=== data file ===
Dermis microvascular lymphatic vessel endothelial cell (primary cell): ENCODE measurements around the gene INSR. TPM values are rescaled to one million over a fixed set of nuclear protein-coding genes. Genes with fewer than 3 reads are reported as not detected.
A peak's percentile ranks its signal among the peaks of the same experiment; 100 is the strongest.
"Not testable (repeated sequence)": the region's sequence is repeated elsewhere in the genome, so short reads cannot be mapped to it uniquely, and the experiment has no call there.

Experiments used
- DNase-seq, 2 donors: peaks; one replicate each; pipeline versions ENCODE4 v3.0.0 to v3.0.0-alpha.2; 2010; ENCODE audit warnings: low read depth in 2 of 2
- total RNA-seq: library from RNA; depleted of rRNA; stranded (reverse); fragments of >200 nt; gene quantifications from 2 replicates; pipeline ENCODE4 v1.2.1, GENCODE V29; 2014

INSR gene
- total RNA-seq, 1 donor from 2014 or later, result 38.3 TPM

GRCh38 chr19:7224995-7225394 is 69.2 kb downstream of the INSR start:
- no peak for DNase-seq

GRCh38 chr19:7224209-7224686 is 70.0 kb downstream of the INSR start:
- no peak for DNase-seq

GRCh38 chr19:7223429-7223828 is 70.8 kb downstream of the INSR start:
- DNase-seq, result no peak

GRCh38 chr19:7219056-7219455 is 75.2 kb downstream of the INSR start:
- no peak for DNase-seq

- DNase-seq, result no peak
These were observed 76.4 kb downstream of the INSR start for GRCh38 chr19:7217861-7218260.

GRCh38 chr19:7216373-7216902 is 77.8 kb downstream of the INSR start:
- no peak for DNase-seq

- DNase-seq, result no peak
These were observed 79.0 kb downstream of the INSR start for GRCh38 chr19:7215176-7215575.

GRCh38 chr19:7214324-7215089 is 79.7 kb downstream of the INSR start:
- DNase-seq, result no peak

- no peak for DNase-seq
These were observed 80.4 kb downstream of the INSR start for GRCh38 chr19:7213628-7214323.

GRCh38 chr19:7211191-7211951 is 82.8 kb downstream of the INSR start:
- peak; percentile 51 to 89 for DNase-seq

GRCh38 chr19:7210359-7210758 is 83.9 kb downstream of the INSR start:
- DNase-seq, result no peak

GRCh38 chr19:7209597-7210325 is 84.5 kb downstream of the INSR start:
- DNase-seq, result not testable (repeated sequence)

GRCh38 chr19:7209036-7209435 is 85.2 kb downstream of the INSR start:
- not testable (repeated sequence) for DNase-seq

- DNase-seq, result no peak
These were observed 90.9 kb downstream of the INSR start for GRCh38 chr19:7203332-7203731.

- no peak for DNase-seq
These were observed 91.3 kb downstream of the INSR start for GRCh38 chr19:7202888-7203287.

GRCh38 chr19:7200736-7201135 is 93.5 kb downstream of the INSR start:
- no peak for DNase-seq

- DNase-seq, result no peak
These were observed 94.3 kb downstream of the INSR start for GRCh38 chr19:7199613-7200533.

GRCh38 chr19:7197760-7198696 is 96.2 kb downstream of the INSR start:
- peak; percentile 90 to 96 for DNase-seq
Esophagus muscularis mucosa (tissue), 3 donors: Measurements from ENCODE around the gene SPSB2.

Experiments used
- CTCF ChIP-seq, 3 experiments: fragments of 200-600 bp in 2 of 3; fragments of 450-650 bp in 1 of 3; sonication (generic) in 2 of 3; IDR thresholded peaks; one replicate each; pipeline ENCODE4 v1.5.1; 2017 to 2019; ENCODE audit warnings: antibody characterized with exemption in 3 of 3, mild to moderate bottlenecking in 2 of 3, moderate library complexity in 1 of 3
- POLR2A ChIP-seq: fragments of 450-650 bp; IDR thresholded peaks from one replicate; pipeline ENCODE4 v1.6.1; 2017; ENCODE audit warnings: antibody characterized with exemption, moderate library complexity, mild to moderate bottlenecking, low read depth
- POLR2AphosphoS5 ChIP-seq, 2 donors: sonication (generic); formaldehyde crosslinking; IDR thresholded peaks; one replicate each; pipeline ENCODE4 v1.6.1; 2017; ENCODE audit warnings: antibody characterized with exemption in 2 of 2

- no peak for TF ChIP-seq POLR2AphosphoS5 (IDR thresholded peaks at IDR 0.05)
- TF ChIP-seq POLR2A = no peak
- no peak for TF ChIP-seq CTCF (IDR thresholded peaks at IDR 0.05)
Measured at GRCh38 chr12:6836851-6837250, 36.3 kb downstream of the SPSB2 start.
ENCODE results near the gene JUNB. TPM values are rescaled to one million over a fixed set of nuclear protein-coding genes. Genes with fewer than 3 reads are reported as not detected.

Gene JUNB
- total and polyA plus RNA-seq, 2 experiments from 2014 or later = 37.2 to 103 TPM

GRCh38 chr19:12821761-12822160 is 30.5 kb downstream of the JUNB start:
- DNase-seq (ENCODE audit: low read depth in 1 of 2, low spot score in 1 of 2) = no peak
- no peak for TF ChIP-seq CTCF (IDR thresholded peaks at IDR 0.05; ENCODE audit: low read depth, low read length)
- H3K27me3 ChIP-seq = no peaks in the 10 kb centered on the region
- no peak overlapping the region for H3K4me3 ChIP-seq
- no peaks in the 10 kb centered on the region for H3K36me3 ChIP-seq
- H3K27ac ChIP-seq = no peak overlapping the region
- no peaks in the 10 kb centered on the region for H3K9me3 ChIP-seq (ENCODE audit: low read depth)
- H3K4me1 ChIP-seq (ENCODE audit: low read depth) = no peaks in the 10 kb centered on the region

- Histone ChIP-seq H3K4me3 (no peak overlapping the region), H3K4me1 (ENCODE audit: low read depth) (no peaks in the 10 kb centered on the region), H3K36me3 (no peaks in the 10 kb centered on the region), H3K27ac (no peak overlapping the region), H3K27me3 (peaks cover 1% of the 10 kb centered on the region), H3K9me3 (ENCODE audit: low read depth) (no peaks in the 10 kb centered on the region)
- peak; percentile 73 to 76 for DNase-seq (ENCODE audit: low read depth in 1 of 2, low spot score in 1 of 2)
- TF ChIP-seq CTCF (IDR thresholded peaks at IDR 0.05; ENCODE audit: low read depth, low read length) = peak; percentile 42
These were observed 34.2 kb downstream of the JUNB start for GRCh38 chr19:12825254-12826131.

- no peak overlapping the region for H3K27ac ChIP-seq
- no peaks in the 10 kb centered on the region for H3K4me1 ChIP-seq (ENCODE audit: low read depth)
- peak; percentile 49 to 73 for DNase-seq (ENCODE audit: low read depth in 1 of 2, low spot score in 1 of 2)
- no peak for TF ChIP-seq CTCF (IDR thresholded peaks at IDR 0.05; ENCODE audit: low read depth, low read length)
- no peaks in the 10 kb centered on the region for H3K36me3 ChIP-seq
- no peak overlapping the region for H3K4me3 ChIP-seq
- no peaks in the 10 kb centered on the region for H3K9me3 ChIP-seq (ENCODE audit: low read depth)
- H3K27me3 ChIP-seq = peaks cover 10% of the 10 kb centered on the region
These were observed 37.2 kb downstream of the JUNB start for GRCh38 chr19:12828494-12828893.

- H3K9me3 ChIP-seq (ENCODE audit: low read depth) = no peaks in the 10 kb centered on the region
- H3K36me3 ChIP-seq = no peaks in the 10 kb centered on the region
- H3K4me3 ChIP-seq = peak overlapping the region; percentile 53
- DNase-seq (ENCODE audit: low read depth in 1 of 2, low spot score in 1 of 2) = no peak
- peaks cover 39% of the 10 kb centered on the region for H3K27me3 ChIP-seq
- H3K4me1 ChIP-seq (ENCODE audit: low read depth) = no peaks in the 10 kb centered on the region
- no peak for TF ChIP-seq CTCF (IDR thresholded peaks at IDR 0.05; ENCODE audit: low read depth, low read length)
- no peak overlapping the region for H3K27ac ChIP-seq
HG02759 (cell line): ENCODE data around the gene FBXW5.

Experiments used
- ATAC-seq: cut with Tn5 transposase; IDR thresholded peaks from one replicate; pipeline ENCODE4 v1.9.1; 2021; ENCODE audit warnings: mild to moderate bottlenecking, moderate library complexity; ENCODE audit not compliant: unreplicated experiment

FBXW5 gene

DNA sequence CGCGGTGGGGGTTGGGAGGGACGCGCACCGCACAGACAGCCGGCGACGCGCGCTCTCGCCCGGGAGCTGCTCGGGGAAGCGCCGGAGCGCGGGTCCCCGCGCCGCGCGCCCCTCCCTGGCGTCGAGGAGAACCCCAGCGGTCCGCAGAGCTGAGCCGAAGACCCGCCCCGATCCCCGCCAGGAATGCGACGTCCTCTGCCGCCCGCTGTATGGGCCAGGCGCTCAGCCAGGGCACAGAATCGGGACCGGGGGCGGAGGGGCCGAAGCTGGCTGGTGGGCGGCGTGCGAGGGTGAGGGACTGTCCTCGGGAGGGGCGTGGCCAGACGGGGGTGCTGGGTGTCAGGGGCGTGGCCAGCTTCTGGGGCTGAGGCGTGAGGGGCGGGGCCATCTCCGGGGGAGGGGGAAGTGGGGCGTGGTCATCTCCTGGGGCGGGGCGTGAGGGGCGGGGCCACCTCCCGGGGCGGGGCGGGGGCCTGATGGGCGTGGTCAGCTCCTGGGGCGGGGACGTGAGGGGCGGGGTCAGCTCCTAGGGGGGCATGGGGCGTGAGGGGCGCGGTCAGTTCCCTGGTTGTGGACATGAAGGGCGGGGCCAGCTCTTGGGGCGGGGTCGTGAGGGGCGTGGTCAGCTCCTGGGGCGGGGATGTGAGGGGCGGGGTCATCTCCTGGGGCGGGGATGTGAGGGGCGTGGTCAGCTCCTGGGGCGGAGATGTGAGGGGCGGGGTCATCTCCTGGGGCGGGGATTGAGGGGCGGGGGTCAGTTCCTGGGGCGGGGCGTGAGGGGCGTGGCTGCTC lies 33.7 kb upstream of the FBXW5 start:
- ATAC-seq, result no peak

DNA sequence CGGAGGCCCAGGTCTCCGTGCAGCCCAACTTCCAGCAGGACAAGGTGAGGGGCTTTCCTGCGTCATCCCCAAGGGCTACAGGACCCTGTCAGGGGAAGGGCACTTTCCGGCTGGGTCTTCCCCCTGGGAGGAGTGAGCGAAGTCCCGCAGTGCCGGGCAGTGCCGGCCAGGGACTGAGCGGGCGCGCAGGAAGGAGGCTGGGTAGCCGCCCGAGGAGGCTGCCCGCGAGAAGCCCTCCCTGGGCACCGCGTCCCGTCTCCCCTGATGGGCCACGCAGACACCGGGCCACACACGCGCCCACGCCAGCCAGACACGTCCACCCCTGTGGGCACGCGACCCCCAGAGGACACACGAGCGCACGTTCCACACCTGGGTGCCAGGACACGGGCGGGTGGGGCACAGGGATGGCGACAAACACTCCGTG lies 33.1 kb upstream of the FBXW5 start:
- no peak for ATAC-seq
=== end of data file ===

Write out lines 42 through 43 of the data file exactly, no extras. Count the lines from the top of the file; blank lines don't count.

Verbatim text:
These were observed 94.3 kb downstream of the INSR start for GRCh38 chr19:7199613-7200533.

GRCh38 chr19:7197760-7198696 is 96.2 kb downstream of the INSR start: